Source: Phnom Penh Post
Housing along the railroad tracks. October, 2011. (S. Doyle)
Report July 2011: Rehabilitation of Cambodias Railways
The Ministry of Interior has accused a local NGO it suspended earlier this month of “inciting villagers” set to be displaced by a railway reconstruction project, citing it in a statement obtained by The Post yesterday as a reason for halting the organisat-ion’s operations.
The statement, signed by the spokesman for the Ministry of Inter-ior, says Sahmakum Teang Tnaut (STT), which works with poor urban communities, has been suspended until December 31 for failing to report some of its activities and actions regarding development projects.
“The STT has acted [by] inciting villagers in Kampot province and in Phnom Penh to protest [against] the government development plan, aiming to do whatever [it can] to make the development partners of the government suspend or stop the national development plan for restoring the railway,” the statement says.
The document also states that STT was suspended because the organis-ation had changed its director three times without informing the Interior Ministry and had opened an office in Kampot province without notifying local authorities.
In July, STT released a report stating that compensation for villagers in four communities affected by the railway reconstruction project, which runs from Phnom Penh to Sihan-oukville and Battambang, might be insufficient due to a “systematic downgrade” of the value of their homes by the government.
On August 2, STT received a letter from the Interior Ministry ordering the organisation to “suspend [its] activities” until the end of this year because STT “has not modified its leadership structure and made revis-ions to its statute according to the instruction of a specialised department”. Interior Ministry spokesman Khieu Sopheak said yesterday that NGOs must conduct their activities in accordance with their own statutes, which are kept at the Ministry of Interior.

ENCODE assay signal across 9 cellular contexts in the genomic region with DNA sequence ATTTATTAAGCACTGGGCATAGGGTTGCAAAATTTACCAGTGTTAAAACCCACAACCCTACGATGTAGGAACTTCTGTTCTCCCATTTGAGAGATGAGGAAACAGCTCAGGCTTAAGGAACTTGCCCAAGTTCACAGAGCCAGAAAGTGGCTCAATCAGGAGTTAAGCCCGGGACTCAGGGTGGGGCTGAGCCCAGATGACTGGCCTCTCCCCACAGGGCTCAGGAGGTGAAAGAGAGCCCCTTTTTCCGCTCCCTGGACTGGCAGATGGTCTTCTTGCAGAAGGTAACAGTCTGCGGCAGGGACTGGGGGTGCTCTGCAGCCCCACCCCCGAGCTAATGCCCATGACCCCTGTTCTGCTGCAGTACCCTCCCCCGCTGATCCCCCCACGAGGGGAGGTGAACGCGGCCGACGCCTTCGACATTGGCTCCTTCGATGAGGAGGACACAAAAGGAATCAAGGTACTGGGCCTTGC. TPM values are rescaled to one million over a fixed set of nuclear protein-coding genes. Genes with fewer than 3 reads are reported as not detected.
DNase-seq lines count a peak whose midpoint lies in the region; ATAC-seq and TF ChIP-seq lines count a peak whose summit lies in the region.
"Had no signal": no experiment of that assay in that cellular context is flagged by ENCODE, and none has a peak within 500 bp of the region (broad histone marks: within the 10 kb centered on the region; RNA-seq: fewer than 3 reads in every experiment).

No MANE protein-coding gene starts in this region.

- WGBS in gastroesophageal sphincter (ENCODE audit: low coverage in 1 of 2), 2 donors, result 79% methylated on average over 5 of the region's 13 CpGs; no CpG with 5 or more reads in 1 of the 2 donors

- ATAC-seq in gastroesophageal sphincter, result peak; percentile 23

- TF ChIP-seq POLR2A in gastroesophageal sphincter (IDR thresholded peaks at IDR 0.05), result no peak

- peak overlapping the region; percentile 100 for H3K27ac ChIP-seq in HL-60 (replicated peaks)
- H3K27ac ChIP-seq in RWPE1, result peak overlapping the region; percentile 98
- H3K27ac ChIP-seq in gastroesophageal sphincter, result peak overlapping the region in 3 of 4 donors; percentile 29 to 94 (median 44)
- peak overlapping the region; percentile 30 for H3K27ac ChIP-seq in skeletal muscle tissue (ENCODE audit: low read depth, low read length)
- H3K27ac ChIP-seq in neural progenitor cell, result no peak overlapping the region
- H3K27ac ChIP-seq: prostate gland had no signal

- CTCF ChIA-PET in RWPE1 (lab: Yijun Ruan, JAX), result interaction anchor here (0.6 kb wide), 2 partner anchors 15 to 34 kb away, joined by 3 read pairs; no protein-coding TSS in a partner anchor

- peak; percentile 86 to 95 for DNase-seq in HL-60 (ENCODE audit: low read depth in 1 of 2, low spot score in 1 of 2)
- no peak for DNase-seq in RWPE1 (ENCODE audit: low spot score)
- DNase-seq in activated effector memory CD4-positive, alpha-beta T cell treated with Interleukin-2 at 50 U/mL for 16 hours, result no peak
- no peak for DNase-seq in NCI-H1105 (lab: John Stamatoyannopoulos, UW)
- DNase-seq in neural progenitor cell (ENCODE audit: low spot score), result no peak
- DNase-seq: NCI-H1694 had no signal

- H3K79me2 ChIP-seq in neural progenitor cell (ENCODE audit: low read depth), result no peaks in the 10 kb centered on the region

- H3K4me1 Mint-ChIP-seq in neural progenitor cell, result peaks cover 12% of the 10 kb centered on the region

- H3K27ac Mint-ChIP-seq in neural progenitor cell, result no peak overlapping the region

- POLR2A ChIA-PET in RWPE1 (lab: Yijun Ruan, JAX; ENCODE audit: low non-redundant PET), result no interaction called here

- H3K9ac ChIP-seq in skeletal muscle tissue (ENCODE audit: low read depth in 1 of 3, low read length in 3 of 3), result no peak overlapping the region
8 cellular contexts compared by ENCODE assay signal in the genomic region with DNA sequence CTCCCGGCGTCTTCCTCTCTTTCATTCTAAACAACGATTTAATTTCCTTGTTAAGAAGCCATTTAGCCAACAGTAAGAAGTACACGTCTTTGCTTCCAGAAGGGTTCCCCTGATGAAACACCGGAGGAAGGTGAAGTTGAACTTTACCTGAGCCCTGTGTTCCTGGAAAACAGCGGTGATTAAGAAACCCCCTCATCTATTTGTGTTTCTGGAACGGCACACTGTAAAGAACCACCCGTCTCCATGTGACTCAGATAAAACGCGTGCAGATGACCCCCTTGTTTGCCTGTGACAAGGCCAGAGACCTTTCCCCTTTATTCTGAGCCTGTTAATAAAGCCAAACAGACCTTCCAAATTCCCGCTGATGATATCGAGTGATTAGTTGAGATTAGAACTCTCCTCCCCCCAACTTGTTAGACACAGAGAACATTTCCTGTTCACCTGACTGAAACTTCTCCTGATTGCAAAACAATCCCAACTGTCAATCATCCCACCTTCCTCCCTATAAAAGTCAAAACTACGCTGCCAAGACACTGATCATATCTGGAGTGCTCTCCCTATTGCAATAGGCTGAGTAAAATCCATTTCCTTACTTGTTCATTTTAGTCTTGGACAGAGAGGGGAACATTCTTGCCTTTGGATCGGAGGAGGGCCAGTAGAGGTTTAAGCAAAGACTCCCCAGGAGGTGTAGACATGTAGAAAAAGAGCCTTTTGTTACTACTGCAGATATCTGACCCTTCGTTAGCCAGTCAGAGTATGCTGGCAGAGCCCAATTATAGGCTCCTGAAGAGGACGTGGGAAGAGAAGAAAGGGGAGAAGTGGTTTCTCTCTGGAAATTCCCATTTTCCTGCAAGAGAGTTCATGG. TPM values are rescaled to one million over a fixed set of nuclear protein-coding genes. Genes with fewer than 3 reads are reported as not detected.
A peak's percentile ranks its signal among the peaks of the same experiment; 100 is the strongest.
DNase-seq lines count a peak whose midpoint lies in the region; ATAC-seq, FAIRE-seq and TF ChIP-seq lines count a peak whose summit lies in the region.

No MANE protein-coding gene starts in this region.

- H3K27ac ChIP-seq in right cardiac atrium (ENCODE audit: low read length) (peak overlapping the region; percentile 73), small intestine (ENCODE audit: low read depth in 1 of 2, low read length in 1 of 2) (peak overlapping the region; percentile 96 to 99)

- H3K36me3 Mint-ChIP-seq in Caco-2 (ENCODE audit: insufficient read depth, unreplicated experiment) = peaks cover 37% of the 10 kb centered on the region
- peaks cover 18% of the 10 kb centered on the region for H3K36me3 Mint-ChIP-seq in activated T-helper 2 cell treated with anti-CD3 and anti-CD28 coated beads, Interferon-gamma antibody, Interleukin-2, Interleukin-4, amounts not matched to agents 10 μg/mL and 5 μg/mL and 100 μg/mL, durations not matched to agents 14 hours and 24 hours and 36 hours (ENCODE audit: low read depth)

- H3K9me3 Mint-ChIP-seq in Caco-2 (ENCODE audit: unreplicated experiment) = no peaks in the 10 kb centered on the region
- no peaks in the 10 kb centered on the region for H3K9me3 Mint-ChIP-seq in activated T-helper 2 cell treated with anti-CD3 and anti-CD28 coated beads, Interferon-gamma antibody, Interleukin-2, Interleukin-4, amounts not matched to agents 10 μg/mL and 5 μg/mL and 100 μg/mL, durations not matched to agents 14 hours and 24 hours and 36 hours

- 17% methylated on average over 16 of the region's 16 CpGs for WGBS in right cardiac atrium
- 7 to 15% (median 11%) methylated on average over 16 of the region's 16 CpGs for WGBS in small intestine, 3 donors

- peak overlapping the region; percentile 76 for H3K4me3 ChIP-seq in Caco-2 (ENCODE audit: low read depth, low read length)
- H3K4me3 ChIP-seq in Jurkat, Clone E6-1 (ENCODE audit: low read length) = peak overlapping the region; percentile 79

STT programme co-ordinator Ee Sarom said via email yesterday that STT was looking into the letter and that the organisation looked forward “to returning to our operations as soon as possible”.
A joint statement released by civil- society groups on Thursday condemned STT’s suspension as “arbitrary” and a glimpse of future government treatment of civil society if a controversial draft law on NGOs and associations is passed.
“Even before the restrictive law has been enacted, Cambodian society has been offered a preview into the future of government control over civil- society organisations and associations,” the joint statement says.
Meanwhile, at a meeting in the US on Friday, development and rights organisations expressed concern that the delivery of foreign aid and overseas investment in the Kingdom, including from the US, could be compromised if the draft NGO law were passed in its present form.
Rights groups have been vocal in their criticism of the draft law, which would compel NGOs and associations to register with the government and adhere to numerous reporting requirements.
“One doesn’t need a crystal ball to envisage that if this law passes in its current form, it will make aid delivery extremely inefficient, ineffective and cumbersome,” Sue Gunawardena-Vaughn, senior program manager for Southeast Asia at Freedom House, said via email on Saturday.
Gunawardena-Vaughn said that although an appeals process had been reintroduced in the third draft of the law, released last month, it still provided the government with a “carte blanche” in the registrat-ion or termination of civil society groups.
“In this environment of economic belt-tightening … it will certainly give Western donors pause with regard to whether Cambodia will be the country in which they will see the best bang for their buck,” she said.
Gregory Adams, director of aid effectiveness at Oxfam America, said Cambodians who relied on the support of civil-society groups for their livelihoods would be hurt the most if the draft law was passed in its present form.
He added that although Oxfam could not speak on behalf of the US government, the organisation was “gravely” concerned about the impact the draft law could have on US investment in Cambodia.
“In these economic times, the US wants reassurance that its investments will be maximised and sustained by a vibrant civil society,” Adams said via email.
Rights groups have said it will be difficult for civil-society organisations to have further input into the draft law, which was sent to the Council of Ministers last month.
Government officials have previously said the law on NGOs and associations would not infringe on the rights of civil society groups and would strengthen democracy in Cambodia.